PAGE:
Last Updated: 01 Dec, 2023     Views: 11

If a person has a disability that means they have difficulty reading, hearing, viewing or comprehending a copyrighted work in a particular form, they may have the work shifted to a new format to enable them to have access.

This is a Fair Dealing exception under Part IV A of the Australian Copyright Act.

Exceptions allowing re-formatted copies

Fair Dealing exception 113E applies to the personal use of a person with a disability. Another special exception, 113F, applies to organisations assisting persons with disabilities (such as a library or the accessibility service of a university), which allows them to make copies on the behalf of people who need them.

There are some restrictions and conditions to note:

  • The copy made under this exception must only be for the use of the person(s) who require the format change for access and is not communicated to the public (e.g., placed on a website, emailed to others).
  • The copy can only be made if commercially available copies of the alternative format are not available for use within a reasonable time at an ordinary commercial price.
  • The creation of the format-shifted copy is not prejudicial against the interests of the copyright holder (for example, you can buy a copy of the work and have it format shifted, but should not shift the format to avoid buying the book).
  • The format-shifted copy is made from a legally acquired copy (i.e., not an infringing copy).
  • The amount should not be "significant", depending on the purpose and character of the dealing (for example, if the entire book is not required, only the relevant parts of the book should be copied).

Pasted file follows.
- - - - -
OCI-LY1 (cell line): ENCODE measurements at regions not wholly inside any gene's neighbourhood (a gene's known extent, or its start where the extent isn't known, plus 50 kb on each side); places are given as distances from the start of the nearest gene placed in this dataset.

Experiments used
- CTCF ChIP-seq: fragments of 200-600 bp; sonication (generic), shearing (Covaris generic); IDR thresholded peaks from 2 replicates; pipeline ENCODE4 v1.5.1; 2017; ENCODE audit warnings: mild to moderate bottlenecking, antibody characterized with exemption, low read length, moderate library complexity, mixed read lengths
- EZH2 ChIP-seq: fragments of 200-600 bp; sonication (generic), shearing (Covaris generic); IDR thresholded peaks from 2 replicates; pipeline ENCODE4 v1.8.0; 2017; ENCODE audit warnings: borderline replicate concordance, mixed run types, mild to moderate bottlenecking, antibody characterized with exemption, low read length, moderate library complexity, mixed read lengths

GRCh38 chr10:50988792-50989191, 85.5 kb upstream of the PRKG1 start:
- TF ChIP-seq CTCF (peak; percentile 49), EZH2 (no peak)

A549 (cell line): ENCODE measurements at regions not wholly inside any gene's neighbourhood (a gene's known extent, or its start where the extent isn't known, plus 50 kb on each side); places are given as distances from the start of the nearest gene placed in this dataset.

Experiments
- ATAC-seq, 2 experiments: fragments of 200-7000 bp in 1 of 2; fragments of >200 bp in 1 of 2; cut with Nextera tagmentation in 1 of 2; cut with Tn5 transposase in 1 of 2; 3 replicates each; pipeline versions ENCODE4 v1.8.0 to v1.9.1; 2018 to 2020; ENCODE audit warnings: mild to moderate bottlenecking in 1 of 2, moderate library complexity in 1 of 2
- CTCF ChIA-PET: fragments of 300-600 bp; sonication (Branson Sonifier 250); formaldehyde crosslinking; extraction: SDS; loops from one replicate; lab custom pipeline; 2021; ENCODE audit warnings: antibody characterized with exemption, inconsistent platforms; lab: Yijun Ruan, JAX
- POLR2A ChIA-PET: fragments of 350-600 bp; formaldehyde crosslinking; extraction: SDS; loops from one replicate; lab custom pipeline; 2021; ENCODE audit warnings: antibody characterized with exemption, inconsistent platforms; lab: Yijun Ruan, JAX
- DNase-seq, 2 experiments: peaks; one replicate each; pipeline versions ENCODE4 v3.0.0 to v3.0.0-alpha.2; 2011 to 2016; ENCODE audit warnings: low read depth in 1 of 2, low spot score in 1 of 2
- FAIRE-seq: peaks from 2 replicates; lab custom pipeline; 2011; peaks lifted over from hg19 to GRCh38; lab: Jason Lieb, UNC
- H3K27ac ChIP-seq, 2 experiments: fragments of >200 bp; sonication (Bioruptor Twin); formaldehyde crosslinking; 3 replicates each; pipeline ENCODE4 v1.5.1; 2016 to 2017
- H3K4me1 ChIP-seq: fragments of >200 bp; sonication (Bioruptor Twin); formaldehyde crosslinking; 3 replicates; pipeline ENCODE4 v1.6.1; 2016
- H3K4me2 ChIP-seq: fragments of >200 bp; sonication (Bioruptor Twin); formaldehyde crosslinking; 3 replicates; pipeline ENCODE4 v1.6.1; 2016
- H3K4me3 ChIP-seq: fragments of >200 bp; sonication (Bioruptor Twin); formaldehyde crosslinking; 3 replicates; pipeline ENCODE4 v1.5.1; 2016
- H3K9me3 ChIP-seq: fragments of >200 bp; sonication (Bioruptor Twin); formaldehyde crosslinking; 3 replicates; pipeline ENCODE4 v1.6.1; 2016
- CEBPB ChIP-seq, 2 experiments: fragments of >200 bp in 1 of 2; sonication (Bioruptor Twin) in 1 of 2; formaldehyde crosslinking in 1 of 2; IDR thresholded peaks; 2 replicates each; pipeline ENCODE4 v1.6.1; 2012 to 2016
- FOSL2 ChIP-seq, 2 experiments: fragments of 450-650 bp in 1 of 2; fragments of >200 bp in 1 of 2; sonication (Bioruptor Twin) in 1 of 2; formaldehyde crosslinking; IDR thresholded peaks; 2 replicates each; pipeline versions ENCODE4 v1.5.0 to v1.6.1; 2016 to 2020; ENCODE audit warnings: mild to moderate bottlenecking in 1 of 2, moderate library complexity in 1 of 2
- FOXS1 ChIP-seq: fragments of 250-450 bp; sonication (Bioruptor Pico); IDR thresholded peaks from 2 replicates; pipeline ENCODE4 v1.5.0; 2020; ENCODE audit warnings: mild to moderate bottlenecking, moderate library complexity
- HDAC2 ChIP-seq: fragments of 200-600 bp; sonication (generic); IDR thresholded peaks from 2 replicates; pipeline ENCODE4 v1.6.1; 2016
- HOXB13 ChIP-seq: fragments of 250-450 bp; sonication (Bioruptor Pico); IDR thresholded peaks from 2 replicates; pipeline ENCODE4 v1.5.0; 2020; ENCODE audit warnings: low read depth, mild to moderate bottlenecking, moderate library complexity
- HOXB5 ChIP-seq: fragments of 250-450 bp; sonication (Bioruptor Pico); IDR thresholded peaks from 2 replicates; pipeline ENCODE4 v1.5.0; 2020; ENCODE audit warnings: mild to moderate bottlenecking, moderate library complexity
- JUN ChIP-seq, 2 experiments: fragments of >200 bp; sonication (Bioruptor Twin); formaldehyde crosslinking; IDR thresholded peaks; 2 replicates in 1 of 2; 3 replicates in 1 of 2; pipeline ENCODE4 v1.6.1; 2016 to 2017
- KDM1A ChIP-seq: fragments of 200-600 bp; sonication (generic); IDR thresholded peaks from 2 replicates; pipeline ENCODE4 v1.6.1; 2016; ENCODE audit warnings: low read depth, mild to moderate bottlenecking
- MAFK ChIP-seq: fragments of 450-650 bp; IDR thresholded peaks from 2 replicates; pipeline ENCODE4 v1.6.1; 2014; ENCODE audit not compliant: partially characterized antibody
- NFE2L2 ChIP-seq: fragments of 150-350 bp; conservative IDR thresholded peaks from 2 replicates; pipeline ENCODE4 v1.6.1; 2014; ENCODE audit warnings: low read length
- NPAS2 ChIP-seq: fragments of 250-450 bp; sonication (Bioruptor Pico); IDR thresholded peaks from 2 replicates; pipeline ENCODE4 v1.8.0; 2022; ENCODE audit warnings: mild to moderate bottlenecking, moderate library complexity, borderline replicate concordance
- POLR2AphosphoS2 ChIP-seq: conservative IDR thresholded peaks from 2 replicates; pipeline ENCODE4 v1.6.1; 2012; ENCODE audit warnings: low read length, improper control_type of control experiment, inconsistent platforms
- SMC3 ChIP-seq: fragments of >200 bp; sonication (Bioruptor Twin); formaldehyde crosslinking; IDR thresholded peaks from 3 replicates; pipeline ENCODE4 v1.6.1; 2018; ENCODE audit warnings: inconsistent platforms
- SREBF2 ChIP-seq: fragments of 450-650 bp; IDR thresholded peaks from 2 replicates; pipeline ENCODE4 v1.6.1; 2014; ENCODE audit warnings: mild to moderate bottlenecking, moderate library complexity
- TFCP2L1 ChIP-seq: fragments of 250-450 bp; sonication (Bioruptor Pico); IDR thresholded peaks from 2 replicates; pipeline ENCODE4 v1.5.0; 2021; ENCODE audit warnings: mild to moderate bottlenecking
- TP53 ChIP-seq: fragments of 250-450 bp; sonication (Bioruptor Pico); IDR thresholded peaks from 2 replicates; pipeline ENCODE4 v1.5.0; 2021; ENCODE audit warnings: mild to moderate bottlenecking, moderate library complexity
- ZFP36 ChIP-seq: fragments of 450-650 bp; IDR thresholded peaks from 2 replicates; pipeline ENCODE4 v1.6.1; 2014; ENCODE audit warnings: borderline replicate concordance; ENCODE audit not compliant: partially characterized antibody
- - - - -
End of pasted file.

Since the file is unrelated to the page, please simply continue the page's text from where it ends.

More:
TPMs and ERM

Works that are protected by technological protection measures (TPMs) and electronic rights management (ERM) also fall under the 113E and 113F exceptions, so it is legal for individuals and organisations to circumvent TPMs so long as their use falls within the scope of the exceptions. Be aware that some TPMs are designed to disable your ability to use the material if they have been circumvented, and may have flow-on effects stopping you from using other products. It is wise to approach the copyright owners and request permission to shift the format of TPM and ERM protected works.

Assistive technology

The use of assistive technology within devices to process material for your own personal use (such as apps in smart phones and tablets, or accessibility options built into browsers), is generally not considered to be a copyright infringement. However, other terms and conditions may apply, so check the conditions of use.

AccessAbility at JCU

The AccessAbility service at JCU is equipped to produce or source alternative formats for students with disabilities. Register with the AccessAbility service to access a range of support services - even if you only require them temporarily.